Pro Patria tells the story of the Spanish military campaign to suppress the rebellion of the Moorish leader Abd-el-Krim in 1921 in Spanish Morocco. The story is told from the perspective of Viance, a Spanish private who attracts misfortune (hence the book’s Spanish title, Imán, meaning “magnet”), alternating with that of a Spanish journalist, Antonio, and that of an omniscient narrator.
Harsh realism is especially evident in the first of the book’s three major divisions, “The Camp—The Relief.” In the tone and atmosphere set here for the rest of thenarrative, there is an implied denunciation of the utter stupidity and uselessness of war, perhaps not only of the specific Spanish campaign but also of war in general—whether the novel is a pacifist work is subject to debate.
In the second division, “Annual—The Catastrophe,” the suffering of Viance from hunger, thirst, and exhaustion reaches the limits of human endurance while the Spanish forces are routed. Through it all, however, Viance, though a common soldier (and symbolic of the Spanish masses), engages in some metaphysical-lyric probing of the meaning of his experience and of human life. Lying in the stinking belly of a horse, hiding from the Moors, he senses “that his own matter is alike to that which encircles him, that there is only one kind of matter, and that all of it is animated by the same blind impulses, obedient to the same law.” One dark night inclines Viance “to believe in some kind of justice[in] A kind of bright and translucent justice implicit in all things.”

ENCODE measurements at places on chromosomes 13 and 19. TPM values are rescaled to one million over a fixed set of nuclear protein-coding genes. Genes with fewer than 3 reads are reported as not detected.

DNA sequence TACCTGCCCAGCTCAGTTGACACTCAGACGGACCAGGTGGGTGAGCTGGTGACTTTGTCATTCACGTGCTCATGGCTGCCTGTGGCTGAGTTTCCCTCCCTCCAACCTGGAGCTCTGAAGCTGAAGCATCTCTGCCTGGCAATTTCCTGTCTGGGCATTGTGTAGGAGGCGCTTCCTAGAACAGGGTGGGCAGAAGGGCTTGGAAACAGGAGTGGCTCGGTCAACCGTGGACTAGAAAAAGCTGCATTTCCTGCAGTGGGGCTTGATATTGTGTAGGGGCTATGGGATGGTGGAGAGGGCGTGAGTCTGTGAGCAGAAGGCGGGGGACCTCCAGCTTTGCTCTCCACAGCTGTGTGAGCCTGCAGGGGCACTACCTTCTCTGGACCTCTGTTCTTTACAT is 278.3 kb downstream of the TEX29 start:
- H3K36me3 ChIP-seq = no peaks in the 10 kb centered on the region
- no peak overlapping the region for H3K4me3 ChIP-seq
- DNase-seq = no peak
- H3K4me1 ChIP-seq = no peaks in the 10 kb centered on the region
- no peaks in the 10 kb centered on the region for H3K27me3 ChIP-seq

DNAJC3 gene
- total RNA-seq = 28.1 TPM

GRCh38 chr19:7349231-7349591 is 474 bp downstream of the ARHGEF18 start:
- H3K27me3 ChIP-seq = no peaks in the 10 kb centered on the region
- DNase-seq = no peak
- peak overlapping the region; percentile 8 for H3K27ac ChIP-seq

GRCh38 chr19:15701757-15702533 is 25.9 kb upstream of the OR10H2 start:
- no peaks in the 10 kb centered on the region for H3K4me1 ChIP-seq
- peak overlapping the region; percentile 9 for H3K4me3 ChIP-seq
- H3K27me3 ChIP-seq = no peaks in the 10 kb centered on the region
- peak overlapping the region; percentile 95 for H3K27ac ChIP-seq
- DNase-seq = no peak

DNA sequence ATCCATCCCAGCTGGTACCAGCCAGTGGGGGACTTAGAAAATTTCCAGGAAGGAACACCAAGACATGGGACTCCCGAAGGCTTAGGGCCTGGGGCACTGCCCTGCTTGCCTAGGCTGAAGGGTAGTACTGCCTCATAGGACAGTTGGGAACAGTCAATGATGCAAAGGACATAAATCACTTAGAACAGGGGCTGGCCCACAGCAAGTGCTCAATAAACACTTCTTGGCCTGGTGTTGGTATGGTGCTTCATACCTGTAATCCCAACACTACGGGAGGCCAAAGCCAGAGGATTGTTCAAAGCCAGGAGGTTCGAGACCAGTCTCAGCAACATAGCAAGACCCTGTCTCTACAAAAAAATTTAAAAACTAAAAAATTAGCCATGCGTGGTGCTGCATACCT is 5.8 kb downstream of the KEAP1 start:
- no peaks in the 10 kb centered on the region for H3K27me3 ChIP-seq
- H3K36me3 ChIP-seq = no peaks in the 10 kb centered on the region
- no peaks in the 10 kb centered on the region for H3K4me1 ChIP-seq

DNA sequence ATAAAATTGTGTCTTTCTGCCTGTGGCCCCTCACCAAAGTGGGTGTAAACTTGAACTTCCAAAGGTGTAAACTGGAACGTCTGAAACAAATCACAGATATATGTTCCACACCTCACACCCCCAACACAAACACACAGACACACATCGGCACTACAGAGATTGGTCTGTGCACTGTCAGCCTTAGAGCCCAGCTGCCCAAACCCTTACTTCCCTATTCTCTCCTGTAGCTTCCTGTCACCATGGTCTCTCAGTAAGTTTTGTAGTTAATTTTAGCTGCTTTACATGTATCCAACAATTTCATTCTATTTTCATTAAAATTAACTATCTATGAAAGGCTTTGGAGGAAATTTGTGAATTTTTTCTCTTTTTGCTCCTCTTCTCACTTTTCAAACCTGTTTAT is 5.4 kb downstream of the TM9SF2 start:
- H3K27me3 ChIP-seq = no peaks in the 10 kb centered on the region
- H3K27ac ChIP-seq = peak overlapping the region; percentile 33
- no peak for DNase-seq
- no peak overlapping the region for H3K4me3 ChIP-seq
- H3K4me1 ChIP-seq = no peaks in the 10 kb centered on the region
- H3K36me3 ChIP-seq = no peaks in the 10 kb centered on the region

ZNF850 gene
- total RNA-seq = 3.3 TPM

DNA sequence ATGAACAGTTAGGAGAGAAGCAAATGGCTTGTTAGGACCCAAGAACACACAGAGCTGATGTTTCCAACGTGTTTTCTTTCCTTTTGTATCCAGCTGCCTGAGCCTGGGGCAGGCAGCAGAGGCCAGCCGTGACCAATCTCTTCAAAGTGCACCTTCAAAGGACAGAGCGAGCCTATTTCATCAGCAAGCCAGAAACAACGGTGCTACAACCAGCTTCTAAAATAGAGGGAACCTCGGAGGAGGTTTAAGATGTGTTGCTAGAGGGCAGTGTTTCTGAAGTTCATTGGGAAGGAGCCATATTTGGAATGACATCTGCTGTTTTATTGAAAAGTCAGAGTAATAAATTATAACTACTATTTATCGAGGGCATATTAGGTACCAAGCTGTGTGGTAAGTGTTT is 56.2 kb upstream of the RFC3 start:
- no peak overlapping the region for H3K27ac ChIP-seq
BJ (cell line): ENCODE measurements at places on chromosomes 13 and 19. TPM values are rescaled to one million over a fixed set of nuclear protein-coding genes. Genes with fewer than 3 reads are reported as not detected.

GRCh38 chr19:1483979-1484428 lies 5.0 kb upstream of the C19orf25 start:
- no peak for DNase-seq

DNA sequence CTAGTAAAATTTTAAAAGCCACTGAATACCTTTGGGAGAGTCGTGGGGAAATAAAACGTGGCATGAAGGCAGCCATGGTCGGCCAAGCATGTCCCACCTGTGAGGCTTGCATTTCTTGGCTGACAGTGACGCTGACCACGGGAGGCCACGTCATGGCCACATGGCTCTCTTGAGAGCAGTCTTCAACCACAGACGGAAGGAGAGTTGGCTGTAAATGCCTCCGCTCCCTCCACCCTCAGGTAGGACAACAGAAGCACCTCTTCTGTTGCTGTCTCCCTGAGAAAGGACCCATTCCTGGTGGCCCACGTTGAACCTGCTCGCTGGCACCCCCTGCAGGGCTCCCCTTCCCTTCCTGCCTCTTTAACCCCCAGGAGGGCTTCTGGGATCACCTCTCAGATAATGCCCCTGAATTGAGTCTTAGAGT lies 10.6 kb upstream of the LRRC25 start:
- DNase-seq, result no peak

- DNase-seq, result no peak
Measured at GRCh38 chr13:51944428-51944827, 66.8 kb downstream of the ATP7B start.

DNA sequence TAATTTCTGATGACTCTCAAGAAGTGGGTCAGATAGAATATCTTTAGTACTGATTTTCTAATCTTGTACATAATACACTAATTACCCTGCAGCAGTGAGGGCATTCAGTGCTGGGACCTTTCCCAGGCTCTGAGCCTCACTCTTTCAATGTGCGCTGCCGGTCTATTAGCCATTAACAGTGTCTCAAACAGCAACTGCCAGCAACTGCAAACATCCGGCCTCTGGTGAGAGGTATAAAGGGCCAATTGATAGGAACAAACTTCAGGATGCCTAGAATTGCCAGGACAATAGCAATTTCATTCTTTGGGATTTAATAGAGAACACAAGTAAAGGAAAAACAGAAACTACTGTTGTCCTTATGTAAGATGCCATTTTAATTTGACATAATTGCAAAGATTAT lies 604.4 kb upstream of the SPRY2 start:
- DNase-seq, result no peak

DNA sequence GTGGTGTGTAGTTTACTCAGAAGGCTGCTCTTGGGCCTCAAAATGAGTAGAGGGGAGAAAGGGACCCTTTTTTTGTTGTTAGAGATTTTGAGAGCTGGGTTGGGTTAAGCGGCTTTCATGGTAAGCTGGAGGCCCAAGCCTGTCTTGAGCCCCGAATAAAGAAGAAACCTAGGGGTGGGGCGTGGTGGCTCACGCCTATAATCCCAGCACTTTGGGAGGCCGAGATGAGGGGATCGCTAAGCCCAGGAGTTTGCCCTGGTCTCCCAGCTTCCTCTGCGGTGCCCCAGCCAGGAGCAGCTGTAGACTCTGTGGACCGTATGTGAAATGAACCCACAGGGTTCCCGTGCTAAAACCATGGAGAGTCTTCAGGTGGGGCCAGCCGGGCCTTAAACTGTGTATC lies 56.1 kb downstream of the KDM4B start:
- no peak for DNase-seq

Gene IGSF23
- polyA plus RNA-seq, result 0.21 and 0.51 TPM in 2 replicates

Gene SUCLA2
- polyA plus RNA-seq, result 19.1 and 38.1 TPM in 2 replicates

In the third and last division, “Escape—War—Discharge—The Peace of the Dead,” Viance escapes from his Moorish captors and returns to the Spanish forces, only to receive inhuman treatment from them and finally to be discharged, a bitter, disillusioned man contemplating suicide. The book’s social protest arises from the action itself; Viance’s officers treat him as the upper classes have for centuries in Spain treated the lower classes. Because Sender’s military service in Morocco occurred two years or more after the crushing defeat of the Spaniards at Annual, the events recorded are not autobiographical but are rather a composite of what the young author heard from others combined with his own vivid...